The projected Essenden takeover is at last under way. Talks, first revealed in March, went to the wire before this year's second constituent of the No Pain, No Gain portfolio fell victim to bid action.
A disappointment is the price – 80p cash a share; I had expected a figure nearer the 100p mark. But, perhaps significantly, the shares have hovered around the final bid price since negotiations were first instituted. The proposed deal, like so many others these days, will be through a scheme of arrangement.
The portfolio intends to await the 80p distribution rather than sneak a quick profit by selling through the stock market, which reacted to the offer by clipping a few fractions from the shares.
Although I thought the bid for the tenpin-bowling chain would be higher, I am not grumbling. I am satisfied with the profits achieved, as the portfolio invested at 24p. And it reaped a nice reward on a previous Essenden incarnation, then a leisure group called Georgica.
It seems a done deal. A non-trading subsidiary, the investment group Harwood Capital, which has funds under management of around £1.3bn, is behind the offer. It already has a 34.1 per cent stake, and with other shares already in the bag, a majority of votes backs the bid. So there is little room for a counter offer.
I am surprised it took so long; perhaps there was interest from other quarters. Essenden, under the chief executive Nick Basing, has made a remarkable recovery and is still trading well. Harwood maintains that its prospects will be enhanced in a "private company environment" and intends to continue the chain's development, possibly through acquisitions.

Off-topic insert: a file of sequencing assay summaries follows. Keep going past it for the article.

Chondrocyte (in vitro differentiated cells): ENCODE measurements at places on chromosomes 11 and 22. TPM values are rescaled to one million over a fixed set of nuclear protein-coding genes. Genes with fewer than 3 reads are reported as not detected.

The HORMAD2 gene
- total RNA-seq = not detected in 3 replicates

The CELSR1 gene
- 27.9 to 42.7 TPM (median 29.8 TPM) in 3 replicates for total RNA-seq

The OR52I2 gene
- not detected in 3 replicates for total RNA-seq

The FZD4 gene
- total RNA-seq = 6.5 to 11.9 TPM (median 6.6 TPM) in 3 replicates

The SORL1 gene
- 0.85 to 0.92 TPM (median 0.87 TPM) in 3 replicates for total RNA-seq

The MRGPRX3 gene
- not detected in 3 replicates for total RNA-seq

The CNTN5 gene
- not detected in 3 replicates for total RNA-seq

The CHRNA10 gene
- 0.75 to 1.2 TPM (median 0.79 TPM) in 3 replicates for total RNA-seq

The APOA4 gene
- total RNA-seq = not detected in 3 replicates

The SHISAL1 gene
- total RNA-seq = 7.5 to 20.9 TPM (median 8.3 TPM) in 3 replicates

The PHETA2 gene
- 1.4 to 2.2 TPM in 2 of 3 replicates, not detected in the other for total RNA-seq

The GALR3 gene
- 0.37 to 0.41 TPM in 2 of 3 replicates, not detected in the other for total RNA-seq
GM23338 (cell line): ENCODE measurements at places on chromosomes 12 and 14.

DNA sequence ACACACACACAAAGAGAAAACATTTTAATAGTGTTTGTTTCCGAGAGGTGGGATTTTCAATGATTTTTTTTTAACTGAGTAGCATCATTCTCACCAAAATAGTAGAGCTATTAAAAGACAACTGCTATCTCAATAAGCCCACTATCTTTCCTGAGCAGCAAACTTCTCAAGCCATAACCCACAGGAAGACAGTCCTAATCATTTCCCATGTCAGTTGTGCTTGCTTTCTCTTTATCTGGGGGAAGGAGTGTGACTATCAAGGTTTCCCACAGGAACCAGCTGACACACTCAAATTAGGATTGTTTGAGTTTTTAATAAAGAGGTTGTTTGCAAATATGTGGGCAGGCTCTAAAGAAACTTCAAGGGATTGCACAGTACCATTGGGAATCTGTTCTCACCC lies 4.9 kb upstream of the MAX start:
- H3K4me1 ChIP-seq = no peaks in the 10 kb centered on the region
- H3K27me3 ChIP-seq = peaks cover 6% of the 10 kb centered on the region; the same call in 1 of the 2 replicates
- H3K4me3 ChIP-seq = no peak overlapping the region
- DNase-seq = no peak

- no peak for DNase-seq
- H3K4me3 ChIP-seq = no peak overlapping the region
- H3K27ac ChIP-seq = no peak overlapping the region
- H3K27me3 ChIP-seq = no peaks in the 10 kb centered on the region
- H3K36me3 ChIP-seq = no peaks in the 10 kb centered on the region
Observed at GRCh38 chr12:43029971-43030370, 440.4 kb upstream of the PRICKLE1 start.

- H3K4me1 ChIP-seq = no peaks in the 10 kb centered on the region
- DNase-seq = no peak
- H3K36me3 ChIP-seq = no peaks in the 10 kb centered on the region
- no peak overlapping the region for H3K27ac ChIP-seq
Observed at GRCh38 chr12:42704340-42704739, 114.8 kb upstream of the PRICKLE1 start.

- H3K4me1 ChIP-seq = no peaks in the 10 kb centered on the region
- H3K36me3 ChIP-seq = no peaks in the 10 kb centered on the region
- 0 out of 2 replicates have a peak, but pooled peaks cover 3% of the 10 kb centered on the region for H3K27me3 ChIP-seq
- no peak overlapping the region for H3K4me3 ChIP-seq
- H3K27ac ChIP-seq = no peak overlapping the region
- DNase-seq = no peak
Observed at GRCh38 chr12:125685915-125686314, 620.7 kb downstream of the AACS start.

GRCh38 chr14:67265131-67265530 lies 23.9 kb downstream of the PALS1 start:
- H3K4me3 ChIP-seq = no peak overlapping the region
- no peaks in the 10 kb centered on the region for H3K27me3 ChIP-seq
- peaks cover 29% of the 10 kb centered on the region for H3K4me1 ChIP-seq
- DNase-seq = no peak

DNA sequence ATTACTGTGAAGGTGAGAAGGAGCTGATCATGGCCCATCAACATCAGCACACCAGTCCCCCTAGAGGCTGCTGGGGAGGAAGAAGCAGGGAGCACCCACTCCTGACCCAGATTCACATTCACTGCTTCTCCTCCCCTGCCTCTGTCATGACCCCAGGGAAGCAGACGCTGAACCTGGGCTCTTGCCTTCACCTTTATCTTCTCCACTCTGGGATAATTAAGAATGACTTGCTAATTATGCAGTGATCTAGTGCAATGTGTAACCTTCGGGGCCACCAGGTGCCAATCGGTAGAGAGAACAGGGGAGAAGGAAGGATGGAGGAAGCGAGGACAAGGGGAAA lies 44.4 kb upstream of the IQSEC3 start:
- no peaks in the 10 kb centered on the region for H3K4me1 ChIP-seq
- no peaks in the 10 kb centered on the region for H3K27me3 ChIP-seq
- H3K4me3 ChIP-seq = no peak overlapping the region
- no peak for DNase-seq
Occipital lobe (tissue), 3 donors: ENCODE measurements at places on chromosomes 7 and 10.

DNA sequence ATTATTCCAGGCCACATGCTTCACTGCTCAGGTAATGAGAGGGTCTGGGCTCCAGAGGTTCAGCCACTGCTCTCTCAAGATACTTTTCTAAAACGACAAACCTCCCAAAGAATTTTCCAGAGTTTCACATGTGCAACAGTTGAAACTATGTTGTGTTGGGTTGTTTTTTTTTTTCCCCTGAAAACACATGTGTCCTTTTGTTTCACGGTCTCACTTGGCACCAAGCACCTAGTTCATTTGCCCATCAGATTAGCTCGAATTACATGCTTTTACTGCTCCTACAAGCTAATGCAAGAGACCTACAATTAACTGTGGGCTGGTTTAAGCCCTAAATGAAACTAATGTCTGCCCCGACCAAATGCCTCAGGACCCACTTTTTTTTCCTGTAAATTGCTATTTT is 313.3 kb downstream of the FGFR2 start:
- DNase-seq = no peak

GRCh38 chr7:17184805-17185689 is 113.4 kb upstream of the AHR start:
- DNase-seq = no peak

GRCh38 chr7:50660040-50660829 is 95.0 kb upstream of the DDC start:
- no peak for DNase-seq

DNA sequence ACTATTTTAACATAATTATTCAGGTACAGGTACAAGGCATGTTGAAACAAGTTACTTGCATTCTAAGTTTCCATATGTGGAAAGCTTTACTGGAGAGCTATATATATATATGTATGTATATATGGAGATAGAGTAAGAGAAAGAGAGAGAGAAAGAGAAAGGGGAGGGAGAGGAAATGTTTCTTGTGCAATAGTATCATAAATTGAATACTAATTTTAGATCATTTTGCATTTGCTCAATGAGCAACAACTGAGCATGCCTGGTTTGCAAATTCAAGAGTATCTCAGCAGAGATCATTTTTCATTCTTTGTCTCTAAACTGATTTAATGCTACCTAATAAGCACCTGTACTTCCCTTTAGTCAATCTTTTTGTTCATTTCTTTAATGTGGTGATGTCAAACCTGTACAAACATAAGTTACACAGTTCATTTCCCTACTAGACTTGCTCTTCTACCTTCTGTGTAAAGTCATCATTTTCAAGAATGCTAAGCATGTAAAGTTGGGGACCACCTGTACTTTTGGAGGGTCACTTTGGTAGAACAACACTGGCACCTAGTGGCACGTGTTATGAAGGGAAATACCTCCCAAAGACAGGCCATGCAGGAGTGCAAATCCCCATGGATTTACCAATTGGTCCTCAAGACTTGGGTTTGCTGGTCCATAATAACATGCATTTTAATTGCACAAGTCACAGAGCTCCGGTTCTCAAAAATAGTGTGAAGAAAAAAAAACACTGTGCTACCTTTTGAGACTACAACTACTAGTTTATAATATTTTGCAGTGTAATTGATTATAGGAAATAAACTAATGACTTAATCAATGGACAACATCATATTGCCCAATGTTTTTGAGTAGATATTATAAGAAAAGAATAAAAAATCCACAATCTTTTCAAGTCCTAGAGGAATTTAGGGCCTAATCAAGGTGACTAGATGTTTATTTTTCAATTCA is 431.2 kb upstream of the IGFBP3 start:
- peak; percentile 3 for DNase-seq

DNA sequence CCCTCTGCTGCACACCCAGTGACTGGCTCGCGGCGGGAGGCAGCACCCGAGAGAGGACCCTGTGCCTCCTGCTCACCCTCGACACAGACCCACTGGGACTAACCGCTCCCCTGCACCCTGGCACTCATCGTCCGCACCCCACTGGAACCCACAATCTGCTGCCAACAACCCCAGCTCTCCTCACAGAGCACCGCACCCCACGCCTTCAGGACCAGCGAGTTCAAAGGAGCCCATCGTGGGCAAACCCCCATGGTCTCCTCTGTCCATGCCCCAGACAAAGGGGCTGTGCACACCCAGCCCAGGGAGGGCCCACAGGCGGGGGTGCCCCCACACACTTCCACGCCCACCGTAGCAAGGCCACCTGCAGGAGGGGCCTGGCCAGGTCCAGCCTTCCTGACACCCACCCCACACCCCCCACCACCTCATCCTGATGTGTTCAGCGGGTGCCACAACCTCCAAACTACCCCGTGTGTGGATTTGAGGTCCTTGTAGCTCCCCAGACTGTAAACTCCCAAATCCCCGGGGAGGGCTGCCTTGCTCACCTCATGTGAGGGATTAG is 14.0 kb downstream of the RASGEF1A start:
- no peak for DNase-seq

Essenden did at one time nurse dreams of putting through a big takeover of its own, but in the end any acquisition plans were abandoned.
There are already boardroom links between Harwood and the tenpin group through Christopher Mills, the investment guru, and there are nearly 1,000 Essenden shareholders, some dating back to the days of a now-distant forerunner, Allied Leisure. For any shareholder from the Allied days of the 1990s, the bid represents a substantial loss.
The terms appeared in the same week as the portfolio's other 2015 deal reached its completion – the swallowing of Spirit Pub Co. Brewer Greene King's interest first emerged in September. The portfolio was not prepared to await such a long-winded process and sold its stake early this year.
The Influential Motley Fool investment website has acquired a taste for one of my disappointing investments, Stock Spirits. It reckons the depressed price (as I write, around 192p) offers a buying opportunity, with expected growth this year and next. The portfolio acquired the shares last year at 278.75p. The price did top 310p afterwards, but with disappointing results it has been downhill ever since.
There is an old saying that we should expects events to occur in threes. Perhaps there is a chance the portfolio could enjoy a lucky bid threesome with an out-of-the-blue takeover strike at the Polish vodka producer?